The earth mourns and fades away,
The world languishes and fades away;
The haughty people of the earth languish.
The earth is also defiled under its inhabitants,
Because they have transgressed the laws,
Changed the ordinance,
Broken the everlasting covenant.
Therefore the curse has devoured the earth,
And those who dwell in it are desolate.[2]

Isn’t our earth polluted and bruised by sin today? Has humanity not denied the Bible as an authority in all sectors of society? Hasn’t humanity broken covenant with God?

You bet we have.

How can we draw near to a God who cries out judgement over the nations, which translates to pain and more pain for each of us who live in these sinful nations?

What has been the crux of my panic with these texts? The real problem is that I am a born to it, live with it, and suffer from it, sinner. When I read Isaiah, I almost stop breathing, I am so scared of this God who utters nation-crushing threats. Worse, this same God lives in sinful me. For weeks, I have been attempting revisionist theology with zero success while the God of mercy has patiently held me on this wrestling mat, waiting for my cry of “uncle”, till I surrendered my small and sinful fearful self up to the mercy of His hands and started trusting Him and His love once more.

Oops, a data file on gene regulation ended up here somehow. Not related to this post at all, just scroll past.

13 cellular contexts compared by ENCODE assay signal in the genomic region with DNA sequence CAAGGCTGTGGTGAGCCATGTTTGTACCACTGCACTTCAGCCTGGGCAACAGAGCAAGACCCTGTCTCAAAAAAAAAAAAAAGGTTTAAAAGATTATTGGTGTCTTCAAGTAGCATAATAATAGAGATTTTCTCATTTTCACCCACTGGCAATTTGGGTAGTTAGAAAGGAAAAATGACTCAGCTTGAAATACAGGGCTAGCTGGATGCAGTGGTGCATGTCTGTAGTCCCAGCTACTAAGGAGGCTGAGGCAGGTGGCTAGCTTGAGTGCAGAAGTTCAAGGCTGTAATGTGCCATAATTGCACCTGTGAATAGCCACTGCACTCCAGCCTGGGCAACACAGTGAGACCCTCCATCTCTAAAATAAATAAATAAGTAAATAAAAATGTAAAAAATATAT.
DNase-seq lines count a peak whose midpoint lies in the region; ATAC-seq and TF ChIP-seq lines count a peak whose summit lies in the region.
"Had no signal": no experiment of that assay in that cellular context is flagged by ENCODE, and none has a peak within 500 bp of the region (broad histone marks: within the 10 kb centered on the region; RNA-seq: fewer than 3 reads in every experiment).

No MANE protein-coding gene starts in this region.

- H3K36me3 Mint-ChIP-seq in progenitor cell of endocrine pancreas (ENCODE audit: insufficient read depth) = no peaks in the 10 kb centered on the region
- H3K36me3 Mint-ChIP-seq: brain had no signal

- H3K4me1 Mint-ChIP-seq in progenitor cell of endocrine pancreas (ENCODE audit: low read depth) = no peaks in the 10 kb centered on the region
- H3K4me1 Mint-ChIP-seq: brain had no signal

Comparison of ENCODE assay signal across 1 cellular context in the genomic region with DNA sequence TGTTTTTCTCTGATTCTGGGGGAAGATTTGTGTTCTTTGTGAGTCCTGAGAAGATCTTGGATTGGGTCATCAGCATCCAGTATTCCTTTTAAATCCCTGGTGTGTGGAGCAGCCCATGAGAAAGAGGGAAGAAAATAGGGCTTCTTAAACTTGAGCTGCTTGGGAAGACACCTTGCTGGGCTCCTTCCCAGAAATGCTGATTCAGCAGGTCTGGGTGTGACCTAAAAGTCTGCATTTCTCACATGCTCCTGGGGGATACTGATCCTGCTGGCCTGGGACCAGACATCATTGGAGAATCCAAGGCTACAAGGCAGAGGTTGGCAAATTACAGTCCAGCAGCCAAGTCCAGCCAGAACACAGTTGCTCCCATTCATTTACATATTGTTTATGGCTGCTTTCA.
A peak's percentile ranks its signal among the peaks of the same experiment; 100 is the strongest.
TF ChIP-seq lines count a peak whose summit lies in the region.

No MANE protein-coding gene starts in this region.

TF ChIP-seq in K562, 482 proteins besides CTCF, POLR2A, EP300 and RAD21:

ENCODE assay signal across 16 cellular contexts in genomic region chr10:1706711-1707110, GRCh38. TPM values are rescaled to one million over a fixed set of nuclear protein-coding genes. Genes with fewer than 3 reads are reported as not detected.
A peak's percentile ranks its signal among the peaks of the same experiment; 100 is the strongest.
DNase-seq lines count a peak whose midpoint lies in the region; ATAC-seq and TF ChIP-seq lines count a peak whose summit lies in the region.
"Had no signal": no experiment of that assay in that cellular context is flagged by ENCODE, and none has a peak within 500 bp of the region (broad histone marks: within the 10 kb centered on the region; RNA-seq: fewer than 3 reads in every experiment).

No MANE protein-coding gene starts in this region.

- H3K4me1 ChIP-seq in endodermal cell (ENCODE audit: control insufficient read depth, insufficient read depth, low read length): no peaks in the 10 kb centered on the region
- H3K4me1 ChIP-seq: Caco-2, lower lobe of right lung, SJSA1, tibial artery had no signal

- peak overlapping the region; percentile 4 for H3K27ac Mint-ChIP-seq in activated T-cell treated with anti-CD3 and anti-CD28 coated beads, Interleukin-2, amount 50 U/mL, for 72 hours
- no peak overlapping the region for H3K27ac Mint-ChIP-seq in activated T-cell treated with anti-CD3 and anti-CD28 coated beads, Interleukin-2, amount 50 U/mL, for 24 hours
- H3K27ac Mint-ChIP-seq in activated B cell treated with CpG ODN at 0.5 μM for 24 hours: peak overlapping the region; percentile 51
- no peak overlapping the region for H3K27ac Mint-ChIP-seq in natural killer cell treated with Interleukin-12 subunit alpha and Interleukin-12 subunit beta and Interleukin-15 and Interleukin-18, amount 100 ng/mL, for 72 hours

Thankfully, the Holy Spirit showed me Isaiah 27:

A vineyard of red wine!
I, the Lord, keep it,
I water it every moment;
Lest any hurt it,
I keep it night and day.

Fury is not in Me.
Who would set briers and thorns
Against Me in battle?
I would go through them,
I would burn them together.
Or let him take hold of My strength,
That he may make peace with Me;
And he shall make peace with Me.”
Those who come He shall cause to take root in Jacob;
Israel shall blossom and bud,
And fill the face of the world with fruit.